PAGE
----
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Driving Habits and Your Tyres

Driving Habits and Your Tyres

The quality and design of your tyres matter when we talk about wear and tear and lifespan. But there are many other factors that influence how long your tyres will last. Road conditions, climate, and UV rays are beyond your control. Others are manageable, such as regular checking and maintenance, but one of the best things you can do for them is to adopt certain driving habits.

Habits that influence tyre lifespan

The key word here is ‘habit’, because the way you drive on a regular basis and in the long haul has an accumulative effect on your tyres’ life. While many of these aspects below play into each other holistically, it’s worth breaking them down to help them sink into our consciousness.


Does driving faster tend to wear out tyres sooner? Not everyone agrees on this one.

In one camp are those that say speeding does indeed shorten a tyre’s lifespan. They say:

  • Speeding generates excessive heat which in turn increases the rate of tyre wear.
  • Exceeding the speed rating level indicated on a tyre’s sidewall is detrimental to its lifespan.

In the other camp, they think it makes insignificant difference, saying:

  • That the difference between driving for example between 100 – 130 km/h is negligible, considering that the tyres are rolling continuously without any braking and accelerating.
  • In contrast to the first camp in point 1, tyres perform best when warmed up. Cruising at 130 km/h will make tyres reach optimal operating temperature sooner than at 100 km/h.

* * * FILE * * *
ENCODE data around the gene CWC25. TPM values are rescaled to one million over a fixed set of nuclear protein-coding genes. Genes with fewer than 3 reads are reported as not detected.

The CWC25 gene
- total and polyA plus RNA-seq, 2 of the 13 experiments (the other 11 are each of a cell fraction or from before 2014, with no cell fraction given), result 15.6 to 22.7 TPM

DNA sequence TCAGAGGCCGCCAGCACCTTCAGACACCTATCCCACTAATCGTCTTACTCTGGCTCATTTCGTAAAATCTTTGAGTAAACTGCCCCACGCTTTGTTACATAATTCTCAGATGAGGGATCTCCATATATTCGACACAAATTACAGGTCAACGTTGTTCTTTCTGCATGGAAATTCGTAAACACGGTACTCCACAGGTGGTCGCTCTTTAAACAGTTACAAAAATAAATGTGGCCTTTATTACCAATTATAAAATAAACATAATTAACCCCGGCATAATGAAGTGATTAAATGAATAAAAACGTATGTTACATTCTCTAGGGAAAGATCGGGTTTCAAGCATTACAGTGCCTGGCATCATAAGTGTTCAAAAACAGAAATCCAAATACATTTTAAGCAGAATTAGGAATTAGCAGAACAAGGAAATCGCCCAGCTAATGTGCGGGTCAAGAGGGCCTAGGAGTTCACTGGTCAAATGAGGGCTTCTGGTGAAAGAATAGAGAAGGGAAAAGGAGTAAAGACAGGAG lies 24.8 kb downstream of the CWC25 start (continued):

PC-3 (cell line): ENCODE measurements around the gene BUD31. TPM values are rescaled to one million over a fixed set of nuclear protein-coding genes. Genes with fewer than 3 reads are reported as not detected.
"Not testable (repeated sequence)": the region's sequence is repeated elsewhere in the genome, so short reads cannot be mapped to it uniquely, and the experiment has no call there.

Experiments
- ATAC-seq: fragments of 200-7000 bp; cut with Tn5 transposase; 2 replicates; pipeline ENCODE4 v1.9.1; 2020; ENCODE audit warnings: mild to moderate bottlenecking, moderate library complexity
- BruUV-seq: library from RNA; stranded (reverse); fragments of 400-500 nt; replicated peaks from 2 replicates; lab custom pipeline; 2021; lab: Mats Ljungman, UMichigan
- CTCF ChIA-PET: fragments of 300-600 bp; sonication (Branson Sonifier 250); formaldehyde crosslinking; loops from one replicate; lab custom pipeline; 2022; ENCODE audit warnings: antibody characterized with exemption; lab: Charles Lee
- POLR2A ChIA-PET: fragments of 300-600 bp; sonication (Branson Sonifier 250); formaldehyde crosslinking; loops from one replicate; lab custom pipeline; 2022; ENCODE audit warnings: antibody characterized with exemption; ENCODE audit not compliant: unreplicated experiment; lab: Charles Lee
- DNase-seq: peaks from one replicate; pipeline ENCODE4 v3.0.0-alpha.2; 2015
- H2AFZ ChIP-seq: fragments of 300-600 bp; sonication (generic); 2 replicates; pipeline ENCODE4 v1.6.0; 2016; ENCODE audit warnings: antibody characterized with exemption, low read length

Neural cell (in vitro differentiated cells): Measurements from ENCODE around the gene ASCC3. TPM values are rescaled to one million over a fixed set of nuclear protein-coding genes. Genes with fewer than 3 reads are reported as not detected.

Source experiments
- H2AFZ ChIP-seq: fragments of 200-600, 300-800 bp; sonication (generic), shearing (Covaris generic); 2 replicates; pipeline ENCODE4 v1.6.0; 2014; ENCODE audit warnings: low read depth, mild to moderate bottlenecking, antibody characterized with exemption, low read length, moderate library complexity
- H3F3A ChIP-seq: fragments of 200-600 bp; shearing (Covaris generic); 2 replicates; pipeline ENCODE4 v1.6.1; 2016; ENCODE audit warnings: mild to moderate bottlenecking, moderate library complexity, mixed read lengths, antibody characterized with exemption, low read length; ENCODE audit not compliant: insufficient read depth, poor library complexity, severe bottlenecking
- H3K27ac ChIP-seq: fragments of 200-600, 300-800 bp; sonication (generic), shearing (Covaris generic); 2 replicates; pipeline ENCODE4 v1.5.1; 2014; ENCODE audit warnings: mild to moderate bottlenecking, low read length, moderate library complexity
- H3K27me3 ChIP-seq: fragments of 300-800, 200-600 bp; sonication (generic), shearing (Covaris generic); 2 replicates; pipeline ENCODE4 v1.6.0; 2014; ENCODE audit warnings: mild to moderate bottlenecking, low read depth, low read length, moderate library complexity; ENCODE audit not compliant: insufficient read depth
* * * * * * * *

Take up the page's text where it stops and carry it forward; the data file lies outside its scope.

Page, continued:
• When you travel faster, you’ll reach your destination sooner, and therefore be driving on your tyres for a shorter period.

Where both camps might agree on the speed issue is in the cornering, where you may experience faster wear and tear if constantly driven this way.

Acceleration & sudden braking

Burning rubber every time the traffic lights turn green? Those tyres spinning and the long black line left behind on the tar road is a sure fire way to spend a lot of money on new tyres.

Hard braking, where a driver charges towards what is clearly a stop street or red light, is a strange habit, and has a similar effect on tyres, in reverse.

Curb driving

Keep a decent distance away from curbs as they easily eat away at your tyres if you constantly drive over them incorrectly at high speed or at a wrong angle. At best, the rubber will wear out, at worst, the tyre will crack.


Good driving habits is a simple concept, which culminates in one principle. Driving carefully, avoiding road debris and other obstacles like potholes, respecting other road users, and your vehicle, will negate the bad habits of sharp stop-start movements that eat away at tyres.

How you  think about other road users and how you treat your car has a direct impact on all its components, not just the tyres. Treat it with respect and it will reward you for many years to come.

Besides extending the life of your tyres, by avoiding poor driving habits you’ll also be less of a risk to yourself and others on the road.

Disclaimer: This information is for educational or informational purposes only. We do not make any warranties about the completeness, reliability, and accuracy of this information. The views expressed in this article are the views of the author and not necessarily the views of Firestone